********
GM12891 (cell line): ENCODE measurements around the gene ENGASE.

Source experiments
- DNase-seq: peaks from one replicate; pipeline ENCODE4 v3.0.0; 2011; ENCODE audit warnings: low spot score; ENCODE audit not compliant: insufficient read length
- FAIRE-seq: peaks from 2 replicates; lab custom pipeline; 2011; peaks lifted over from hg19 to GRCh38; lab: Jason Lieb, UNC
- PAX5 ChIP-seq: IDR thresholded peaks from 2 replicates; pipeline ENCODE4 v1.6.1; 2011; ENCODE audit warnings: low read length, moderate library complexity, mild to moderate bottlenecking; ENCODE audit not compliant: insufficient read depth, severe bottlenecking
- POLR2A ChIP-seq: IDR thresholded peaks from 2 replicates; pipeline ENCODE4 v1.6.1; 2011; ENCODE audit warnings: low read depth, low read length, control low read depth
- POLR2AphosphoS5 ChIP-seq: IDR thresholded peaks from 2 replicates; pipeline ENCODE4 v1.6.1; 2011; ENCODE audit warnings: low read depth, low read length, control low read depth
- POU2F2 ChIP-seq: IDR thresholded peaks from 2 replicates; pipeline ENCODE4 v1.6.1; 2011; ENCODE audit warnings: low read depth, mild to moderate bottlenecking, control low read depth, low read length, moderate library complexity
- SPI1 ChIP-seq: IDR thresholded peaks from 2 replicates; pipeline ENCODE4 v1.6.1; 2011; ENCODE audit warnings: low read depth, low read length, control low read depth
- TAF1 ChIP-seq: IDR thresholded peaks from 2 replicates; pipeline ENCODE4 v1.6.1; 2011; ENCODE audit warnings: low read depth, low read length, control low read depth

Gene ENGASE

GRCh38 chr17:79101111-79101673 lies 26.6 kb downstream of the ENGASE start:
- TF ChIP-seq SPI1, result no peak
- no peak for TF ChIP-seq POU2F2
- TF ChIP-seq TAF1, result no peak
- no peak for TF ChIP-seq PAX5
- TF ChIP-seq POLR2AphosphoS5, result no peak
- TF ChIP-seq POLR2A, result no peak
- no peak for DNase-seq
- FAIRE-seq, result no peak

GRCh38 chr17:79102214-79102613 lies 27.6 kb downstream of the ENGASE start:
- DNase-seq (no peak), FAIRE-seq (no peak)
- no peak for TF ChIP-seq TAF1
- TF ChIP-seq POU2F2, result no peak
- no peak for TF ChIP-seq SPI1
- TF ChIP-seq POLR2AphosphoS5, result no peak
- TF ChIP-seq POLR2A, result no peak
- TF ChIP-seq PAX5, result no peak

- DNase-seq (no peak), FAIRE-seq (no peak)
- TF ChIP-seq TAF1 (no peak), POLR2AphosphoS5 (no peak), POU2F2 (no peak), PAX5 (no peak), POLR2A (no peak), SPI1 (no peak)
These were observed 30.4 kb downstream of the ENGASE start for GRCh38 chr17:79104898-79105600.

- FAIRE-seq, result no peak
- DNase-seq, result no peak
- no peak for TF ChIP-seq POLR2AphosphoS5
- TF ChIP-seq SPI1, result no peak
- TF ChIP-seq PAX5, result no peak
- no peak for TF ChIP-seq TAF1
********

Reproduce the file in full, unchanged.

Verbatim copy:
GM12891 (cell line): ENCODE measurements around the gene ENGASE.

Source experiments
- DNase-seq: peaks from one replicate; pipeline ENCODE4 v3.0.0; 2011; ENCODE audit warnings: low spot score; ENCODE audit not compliant: insufficient read length
- FAIRE-seq: peaks from 2 replicates; lab custom pipeline; 2011; peaks lifted over from hg19 to GRCh38; lab: Jason Lieb, UNC
- PAX5 ChIP-seq: IDR thresholded peaks from 2 replicates; pipeline ENCODE4 v1.6.1; 2011; ENCODE audit warnings: low read length, moderate library complexity, mild to moderate bottlenecking; ENCODE audit not compliant: insufficient read depth, severe bottlenecking
- POLR2A ChIP-seq: IDR thresholded peaks from 2 replicates; pipeline ENCODE4 v1.6.1; 2011; ENCODE audit warnings: low read depth, low read length, control low read depth
- POLR2AphosphoS5 ChIP-seq: IDR thresholded peaks from 2 replicates; pipeline ENCODE4 v1.6.1; 2011; ENCODE audit warnings: low read depth, low read length, control low read depth
- POU2F2 ChIP-seq: IDR thresholded peaks from 2 replicates; pipeline ENCODE4 v1.6.1; 2011; ENCODE audit warnings: low read depth, mild to moderate bottlenecking, control low read depth, low read length, moderate library complexity
- SPI1 ChIP-seq: IDR thresholded peaks from 2 replicates; pipeline ENCODE4 v1.6.1; 2011; ENCODE audit warnings: low read depth, low read length, control low read depth
- TAF1 ChIP-seq: IDR thresholded peaks from 2 replicates; pipeline ENCODE4 v1.6.1; 2011; ENCODE audit warnings: low read depth, low read length, control low read depth

Gene ENGASE

GRCh38 chr17:79101111-79101673 lies 26.6 kb downstream of the ENGASE start:
- TF ChIP-seq SPI1, result no peak
- no peak for TF ChIP-seq POU2F2
- TF ChIP-seq TAF1, result no peak
- no peak for TF ChIP-seq PAX5
- TF ChIP-seq POLR2AphosphoS5, result no peak
- TF ChIP-seq POLR2A, result no peak
- no peak for DNase-seq
- FAIRE-seq, result no peak

GRCh38 chr17:79102214-79102613 lies 27.6 kb downstream of the ENGASE start:
- DNase-seq (no peak), FAIRE-seq (no peak)
- no peak for TF ChIP-seq TAF1
- TF ChIP-seq POU2F2, result no peak
- no peak for TF ChIP-seq SPI1
- TF ChIP-seq POLR2AphosphoS5, result no peak
- TF ChIP-seq POLR2A, result no peak
- TF ChIP-seq PAX5, result no peak

- DNase-seq (no peak), FAIRE-seq (no peak)
- TF ChIP-seq TAF1 (no peak), POLR2AphosphoS5 (no peak), POU2F2 (no peak), PAX5 (no peak), POLR2A (no peak), SPI1 (no peak)
These were observed 30.4 kb downstream of the ENGASE start for GRCh38 chr17:79104898-79105600.

- FAIRE-seq, result no peak
- DNase-seq, result no peak
- no peak for TF ChIP-seq POLR2AphosphoS5
- TF ChIP-seq SPI1, result no peak
- TF ChIP-seq PAX5, result no peak
- no peak for TF ChIP-seq TAF1